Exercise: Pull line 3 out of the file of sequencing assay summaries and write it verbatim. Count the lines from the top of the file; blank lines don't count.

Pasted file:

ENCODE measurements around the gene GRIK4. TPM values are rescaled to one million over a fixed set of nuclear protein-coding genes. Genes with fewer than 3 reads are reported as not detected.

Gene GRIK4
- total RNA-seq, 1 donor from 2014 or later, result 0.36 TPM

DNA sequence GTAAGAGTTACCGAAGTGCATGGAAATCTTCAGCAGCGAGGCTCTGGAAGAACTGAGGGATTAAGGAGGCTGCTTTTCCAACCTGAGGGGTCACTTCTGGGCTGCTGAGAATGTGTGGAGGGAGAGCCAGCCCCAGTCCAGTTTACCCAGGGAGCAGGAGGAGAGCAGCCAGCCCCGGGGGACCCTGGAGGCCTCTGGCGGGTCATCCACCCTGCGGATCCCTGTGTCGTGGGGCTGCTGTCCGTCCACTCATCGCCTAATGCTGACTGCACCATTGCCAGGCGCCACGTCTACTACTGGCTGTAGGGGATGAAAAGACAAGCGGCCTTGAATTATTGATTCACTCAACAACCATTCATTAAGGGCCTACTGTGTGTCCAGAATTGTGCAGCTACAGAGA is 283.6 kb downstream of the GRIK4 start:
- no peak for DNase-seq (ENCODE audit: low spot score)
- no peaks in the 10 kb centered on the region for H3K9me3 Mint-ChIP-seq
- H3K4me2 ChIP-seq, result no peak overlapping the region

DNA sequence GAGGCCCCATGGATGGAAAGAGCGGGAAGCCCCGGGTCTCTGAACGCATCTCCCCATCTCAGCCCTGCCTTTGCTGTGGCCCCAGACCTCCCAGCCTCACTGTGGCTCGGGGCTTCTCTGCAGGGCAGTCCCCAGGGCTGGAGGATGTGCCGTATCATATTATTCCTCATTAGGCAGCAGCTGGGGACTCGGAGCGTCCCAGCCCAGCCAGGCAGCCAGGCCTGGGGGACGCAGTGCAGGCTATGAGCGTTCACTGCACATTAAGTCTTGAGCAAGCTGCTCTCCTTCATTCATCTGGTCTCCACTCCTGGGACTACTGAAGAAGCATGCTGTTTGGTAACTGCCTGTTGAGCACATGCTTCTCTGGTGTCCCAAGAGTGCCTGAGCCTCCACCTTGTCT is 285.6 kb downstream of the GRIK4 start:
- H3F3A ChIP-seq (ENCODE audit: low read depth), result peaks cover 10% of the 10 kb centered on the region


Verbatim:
- total RNA-seq, 1 donor from 2014 or later, result 0.36 TPM